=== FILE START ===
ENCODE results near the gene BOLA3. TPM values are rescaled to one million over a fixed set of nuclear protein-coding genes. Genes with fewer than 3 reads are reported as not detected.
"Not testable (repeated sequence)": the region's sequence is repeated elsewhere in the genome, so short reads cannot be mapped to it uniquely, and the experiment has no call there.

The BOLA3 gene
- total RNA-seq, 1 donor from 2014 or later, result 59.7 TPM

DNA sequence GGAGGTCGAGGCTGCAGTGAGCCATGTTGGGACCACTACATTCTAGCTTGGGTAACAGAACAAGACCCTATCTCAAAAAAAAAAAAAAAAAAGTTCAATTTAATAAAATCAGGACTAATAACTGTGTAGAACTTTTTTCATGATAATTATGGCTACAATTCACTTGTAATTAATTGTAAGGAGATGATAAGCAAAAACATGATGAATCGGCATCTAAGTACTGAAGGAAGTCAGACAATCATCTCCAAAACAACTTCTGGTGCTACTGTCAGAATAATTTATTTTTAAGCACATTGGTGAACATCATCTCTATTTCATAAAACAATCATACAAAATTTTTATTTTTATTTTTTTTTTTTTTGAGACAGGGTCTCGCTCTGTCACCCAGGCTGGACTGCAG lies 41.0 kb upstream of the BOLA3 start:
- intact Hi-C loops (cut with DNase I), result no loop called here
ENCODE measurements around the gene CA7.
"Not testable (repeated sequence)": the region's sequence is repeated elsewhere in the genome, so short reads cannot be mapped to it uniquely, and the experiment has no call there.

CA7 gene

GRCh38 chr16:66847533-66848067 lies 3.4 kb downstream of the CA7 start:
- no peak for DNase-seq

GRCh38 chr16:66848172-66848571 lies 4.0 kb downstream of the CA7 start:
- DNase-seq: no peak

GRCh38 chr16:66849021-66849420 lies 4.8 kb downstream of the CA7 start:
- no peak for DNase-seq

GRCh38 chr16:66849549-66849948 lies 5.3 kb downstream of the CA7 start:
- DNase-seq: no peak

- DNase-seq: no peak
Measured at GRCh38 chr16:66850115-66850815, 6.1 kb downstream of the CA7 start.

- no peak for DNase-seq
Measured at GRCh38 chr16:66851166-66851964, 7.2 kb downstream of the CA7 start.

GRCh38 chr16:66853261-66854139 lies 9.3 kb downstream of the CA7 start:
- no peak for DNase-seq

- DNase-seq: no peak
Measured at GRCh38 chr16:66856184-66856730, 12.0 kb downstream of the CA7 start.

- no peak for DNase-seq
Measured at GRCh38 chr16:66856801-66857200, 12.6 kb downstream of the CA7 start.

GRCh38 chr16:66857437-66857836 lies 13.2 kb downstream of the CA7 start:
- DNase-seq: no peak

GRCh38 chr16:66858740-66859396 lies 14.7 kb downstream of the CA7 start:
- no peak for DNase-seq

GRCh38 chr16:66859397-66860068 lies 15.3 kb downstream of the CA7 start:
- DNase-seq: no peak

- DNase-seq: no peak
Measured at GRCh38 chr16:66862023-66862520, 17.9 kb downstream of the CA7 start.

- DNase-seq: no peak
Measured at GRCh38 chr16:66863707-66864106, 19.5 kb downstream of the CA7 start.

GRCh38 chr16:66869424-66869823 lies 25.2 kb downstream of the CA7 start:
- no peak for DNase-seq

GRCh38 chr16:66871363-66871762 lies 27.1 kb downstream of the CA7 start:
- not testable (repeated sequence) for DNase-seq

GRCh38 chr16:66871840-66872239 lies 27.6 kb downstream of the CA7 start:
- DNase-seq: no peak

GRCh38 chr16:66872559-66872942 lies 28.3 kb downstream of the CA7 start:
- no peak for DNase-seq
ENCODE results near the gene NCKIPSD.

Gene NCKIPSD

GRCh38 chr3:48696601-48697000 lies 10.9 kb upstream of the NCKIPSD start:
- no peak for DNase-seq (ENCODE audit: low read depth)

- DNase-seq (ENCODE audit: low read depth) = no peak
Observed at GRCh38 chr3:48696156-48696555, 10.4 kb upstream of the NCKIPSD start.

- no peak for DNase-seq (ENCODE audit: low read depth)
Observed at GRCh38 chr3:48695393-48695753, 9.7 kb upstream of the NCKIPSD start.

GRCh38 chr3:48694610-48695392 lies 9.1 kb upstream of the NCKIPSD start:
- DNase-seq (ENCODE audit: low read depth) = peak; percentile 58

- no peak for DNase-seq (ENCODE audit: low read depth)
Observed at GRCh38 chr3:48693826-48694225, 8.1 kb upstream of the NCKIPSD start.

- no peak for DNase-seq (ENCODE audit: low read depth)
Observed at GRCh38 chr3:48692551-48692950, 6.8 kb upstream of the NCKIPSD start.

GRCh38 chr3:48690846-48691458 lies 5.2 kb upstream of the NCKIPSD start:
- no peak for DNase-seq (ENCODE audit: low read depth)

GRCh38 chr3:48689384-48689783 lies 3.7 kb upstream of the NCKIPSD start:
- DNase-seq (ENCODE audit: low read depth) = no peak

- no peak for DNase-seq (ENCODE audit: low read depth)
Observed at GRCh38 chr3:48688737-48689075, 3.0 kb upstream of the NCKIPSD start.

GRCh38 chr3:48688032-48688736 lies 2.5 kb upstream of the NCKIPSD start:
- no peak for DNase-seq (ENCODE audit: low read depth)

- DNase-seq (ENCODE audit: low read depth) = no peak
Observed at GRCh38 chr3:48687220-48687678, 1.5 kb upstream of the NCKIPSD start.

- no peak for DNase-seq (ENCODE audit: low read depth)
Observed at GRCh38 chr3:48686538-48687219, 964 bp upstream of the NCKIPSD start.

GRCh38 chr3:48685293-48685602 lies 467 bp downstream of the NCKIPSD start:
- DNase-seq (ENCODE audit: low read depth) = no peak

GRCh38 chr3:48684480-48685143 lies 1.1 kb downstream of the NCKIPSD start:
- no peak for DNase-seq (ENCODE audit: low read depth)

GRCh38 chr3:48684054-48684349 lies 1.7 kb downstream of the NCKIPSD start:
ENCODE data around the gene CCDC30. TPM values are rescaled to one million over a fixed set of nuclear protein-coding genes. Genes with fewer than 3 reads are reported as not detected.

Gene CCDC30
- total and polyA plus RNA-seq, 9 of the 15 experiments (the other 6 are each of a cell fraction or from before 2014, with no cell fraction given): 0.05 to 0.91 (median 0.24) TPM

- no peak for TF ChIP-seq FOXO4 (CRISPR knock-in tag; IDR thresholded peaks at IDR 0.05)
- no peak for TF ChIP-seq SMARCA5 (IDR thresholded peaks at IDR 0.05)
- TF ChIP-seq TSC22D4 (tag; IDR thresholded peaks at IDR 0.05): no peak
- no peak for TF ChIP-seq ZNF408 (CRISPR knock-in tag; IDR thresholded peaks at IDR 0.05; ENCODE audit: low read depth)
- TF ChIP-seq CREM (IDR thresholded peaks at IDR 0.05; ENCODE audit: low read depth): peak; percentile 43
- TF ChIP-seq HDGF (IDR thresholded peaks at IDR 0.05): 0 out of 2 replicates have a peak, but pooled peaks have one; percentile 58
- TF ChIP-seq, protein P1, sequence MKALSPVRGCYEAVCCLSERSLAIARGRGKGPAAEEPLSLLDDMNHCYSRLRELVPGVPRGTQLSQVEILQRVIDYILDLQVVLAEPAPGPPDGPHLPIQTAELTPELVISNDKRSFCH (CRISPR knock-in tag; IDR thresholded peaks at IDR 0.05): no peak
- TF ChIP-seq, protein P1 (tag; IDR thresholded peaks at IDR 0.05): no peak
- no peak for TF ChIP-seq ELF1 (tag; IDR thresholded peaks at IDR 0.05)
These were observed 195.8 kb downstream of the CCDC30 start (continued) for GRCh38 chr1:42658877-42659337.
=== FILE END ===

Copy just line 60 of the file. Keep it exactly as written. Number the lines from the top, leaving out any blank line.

GRCh38 chr3:48690846-48691458 lies 5.2 kb upstream of the NCKIPSD start: